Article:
5. Cross-cutting interests
To deliver against our vision of statistics that serve the public good, in OSR we describe our work under the headings of how statistics are produced, how they are used, and how they are valued. However, in practice it is natural that elements of our work and interests cut across all of these three areas.
Some of the questions we are interested in which span multiple areas of our mission (how statistics are produced, used and valued) include:
- How does the way that statistics are produced influence the value that users get from them, and how can this be addressed to maximise value?
- To what degree to statistics need to be directly used for them to provide value (or do people value outcomes from others using them instead)?
5.2.2 Changing world
- How have evolutions in our statistical system (such as the greater focus on administrative sources for statistics) influenced how statistics are produced, used, and valued?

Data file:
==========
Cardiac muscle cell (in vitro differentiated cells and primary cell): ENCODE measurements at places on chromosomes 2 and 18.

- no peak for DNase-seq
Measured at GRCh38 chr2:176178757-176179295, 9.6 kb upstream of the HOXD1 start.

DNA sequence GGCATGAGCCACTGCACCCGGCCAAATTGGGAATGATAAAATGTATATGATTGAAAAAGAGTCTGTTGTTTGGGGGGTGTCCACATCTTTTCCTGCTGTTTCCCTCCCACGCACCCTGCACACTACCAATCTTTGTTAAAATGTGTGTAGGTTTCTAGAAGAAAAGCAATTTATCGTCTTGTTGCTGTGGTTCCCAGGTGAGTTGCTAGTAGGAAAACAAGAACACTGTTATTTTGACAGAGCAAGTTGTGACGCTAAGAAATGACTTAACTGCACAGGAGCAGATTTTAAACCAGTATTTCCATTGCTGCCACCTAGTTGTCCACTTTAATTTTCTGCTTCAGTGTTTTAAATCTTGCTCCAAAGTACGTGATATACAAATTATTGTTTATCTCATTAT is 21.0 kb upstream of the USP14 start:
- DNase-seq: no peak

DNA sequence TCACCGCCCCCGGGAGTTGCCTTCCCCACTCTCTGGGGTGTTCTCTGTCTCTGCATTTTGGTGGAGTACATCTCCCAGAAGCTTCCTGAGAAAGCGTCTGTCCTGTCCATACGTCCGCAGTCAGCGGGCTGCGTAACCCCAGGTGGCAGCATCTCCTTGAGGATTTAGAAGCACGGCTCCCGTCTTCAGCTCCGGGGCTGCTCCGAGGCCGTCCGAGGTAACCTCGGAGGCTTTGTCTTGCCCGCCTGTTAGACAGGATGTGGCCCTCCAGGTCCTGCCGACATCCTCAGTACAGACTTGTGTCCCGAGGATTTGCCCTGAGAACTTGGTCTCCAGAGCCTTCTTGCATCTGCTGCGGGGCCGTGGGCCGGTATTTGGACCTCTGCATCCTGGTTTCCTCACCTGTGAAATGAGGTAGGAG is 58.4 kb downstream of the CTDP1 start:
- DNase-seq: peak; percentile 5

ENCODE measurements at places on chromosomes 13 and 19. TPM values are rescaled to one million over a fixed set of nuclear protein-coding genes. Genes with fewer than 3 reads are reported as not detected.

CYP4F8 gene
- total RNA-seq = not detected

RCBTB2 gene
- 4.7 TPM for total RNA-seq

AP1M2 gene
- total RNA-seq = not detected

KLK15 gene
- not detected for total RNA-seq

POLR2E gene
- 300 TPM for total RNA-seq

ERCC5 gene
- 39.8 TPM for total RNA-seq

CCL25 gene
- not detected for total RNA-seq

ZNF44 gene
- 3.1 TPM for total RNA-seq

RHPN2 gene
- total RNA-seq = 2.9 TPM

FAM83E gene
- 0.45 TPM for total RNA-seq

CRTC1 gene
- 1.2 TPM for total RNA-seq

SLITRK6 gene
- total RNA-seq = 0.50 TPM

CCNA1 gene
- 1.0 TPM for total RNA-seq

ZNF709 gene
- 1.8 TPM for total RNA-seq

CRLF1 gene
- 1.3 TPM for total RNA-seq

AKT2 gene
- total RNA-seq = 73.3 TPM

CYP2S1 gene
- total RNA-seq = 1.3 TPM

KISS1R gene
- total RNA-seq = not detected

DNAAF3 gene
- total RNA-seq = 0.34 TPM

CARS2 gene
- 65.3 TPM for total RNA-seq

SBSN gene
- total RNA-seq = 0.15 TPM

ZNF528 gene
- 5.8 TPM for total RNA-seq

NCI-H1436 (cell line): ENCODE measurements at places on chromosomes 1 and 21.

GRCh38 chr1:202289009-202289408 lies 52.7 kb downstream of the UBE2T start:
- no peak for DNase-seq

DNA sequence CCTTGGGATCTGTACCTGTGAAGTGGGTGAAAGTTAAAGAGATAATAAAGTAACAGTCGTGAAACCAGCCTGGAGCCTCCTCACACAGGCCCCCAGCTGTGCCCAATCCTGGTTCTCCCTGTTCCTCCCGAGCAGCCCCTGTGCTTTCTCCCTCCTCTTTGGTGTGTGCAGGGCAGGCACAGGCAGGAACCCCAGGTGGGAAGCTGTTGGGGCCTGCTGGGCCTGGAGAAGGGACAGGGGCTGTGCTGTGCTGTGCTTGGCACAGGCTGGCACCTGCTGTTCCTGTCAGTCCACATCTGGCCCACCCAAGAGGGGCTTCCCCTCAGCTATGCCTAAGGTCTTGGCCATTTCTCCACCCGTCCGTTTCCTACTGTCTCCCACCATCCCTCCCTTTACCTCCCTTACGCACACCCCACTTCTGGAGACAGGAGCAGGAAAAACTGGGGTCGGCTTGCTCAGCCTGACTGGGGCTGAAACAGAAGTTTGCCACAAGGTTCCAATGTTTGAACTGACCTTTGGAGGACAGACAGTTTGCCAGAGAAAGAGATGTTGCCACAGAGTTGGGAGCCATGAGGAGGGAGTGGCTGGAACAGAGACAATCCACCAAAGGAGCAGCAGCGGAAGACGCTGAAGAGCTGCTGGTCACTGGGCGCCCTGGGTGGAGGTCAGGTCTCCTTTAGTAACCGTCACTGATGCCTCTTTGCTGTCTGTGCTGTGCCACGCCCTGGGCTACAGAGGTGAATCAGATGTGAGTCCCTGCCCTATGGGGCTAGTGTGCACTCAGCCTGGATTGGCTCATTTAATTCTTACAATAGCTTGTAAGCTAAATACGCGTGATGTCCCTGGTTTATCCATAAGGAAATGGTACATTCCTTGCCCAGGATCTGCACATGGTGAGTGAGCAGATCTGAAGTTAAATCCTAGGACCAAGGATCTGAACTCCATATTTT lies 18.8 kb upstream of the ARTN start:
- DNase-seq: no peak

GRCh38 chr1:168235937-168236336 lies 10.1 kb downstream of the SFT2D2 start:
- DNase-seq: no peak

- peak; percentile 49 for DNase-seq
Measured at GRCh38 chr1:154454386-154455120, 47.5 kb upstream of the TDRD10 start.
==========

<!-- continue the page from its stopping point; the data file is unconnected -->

- How may advances in wider society (such as the increasing sophistication of large language models) influence how statistics are produced, used, and valued?
5.2.3 Wider evidence landscape
- How are statistics valued and used in the wider evidence landscape, such as in comparison to privately produced statistics, anecdotal evidence or management information, and what influences this?
- What sets official statistics apart within the wider evidence landscape, how well is this understood, and how does this influence confidence in them, their use and how they are valued?
5.2.4 Communicating statistics
- How does the communication of statistics influence their use and how they are valued?
- What factors ought to be considered in the communication of statistics, for example the audience, uncertainty around the estimates?
5.2.5 Statistics representing society
- How well or poorly do statistics represent society, and what are the impacts of this on how they are used and valued?